CrossPad captures written notes
- By Joshua Dean
- Feb 07, 1999
With the introduction of the CrossPad, the A.T. Cross Co., long known for its fine pens, has secured a place for penmanship in the Computer Age.
The purpose of this portable device is to log freehand writing and translate it into text that can be read by a PC. We found the CrossPad easy to use and very effective, but it takes a long time and a great deal of effort to train the handwriting recognition software.
The CrossPad comes in three parts: the CrossPad unit itself; the Cross Digital Pen; and IBM Corp.'s Ink Manager software, which provides character and handwriting recognition. Government officials will find the CrossPad to be a great help to electronically capture and preserve meeting notes that are part of the official public record.
While the CrossPad is not perfect, it gave us better than 90 percent accuracy when converting handwriting to PC-readable text.
The CrossPad is a little larger than a standard legal pad, and a standard pad rests on top of the unit as you write. The digital pen uses regular ink, so you take notes just as you normally would; however, the pen has a transmitter that sends information back to the CrossPad, which translates that information into electronic information. When you're finished with a written page of notes, simply press a button on the CrossPad to create a new electronic page.
Setting up the CrossPad is simple. Out of the box, you get everything you need, including four AAA batteries for the unit and a single AAAA battery for the pen. You receive two pads in the package: One is a standard legal pad, while the other is the Orientation Guide training pad. Also included is a special serial transfer cable and the IBM software.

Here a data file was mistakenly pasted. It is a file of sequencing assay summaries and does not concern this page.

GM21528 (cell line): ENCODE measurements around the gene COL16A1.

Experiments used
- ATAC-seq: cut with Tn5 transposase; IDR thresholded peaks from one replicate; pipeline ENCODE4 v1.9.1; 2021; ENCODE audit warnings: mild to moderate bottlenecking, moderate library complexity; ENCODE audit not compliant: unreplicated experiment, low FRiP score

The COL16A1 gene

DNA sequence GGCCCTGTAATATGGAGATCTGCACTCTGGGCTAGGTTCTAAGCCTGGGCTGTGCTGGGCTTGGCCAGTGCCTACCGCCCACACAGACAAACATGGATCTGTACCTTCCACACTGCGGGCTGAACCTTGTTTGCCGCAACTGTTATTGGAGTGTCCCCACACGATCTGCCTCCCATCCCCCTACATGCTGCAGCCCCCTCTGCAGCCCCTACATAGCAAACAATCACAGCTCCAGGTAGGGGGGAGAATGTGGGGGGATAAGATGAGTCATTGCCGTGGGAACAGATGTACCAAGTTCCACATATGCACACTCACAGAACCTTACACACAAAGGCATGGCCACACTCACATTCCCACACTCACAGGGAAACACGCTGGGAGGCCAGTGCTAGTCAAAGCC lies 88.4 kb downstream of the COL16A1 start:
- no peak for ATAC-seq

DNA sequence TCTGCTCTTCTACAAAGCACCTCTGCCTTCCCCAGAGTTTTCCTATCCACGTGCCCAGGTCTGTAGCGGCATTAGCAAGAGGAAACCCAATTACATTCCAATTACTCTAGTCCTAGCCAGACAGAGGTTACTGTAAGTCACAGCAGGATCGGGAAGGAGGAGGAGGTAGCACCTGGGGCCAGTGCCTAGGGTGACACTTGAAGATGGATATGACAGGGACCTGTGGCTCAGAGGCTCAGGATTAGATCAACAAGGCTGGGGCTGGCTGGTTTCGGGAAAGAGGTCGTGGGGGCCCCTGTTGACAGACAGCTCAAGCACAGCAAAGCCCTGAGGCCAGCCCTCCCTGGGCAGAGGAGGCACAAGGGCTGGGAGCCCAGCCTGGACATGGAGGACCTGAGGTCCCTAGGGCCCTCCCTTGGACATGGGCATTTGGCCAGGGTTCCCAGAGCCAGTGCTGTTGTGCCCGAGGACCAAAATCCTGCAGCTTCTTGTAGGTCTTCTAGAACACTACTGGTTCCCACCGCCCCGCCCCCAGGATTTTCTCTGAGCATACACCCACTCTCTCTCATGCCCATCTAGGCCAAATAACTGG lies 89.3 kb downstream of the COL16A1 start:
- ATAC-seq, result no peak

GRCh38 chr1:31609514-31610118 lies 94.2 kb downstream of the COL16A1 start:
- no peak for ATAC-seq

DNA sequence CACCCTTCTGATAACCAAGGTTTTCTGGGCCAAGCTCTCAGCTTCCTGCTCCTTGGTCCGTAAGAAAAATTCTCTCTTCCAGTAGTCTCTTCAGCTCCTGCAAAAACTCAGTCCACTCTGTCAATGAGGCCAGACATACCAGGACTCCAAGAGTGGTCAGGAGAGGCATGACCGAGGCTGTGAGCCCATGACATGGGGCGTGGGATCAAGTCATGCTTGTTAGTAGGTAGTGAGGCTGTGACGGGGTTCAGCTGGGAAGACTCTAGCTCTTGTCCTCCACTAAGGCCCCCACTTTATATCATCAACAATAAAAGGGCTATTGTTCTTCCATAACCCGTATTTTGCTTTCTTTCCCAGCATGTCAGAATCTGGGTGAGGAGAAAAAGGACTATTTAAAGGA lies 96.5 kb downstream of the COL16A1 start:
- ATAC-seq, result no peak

The Orientation Guide walks you step by step through the use of the CrossPad and the Ink Manager software. The guide leads the user through a well-paced series of tutorials on the pad's controls and the installation of the IBM software. The guide also walks users through handwriting recognition training for the software. All in all, Cross has done a good job of integrating setup and training.
Once the CrossPad is set up, users face the grueling process of training the IBM software to recognize their handwriting. In addition to two basic training tutorials that are part of the Orientation Guide, Cross provides four advanced training sets focused on upper-case letters, digits, symbols and characters. Taking all these training sets is very time-consuming. Although the writing involved is minor, the processing time can last more than an hour for each exercise. While you can do other work during the processing, be prepared to block out a couple of days to finish all the training.
Even then, the handwriting recognition may not meet your expectations. Handwriting styles differ, and if you can't decipher your own chicken scratch, don't expect the computer to do so.
After all the training was finished, Ink Manager got more than 90 percent of our test words correct, but it needed our help. The biggest drawback is the dictionary that comes with the software. Although it has more than 30,000 words, the system had trouble with normal words such as "fruity" as well as more complex words such as "Fortran," "pop-mail" and "MS-DOS." However, you can add words to the dictionary, which improves recognition dramatically.
In addition to taking notes, the CrossPad lets you set keywords and bookmarks as you write, enabling you to search your notes later or prepare them for archiving.
Cross and IBM recently announced a smaller and lighter version called the CrossPad XP that is available to government buyers. IBM also announced a software developer's kit to create forms for the CrossPad.
Overall, the CrossPad is an ingenious invention that admirably logs your handwriting and presents it as images on your computer screen. However, we recommend that Cross and IBM work on the software's dictionary if they want to push this product onto more conference room tables.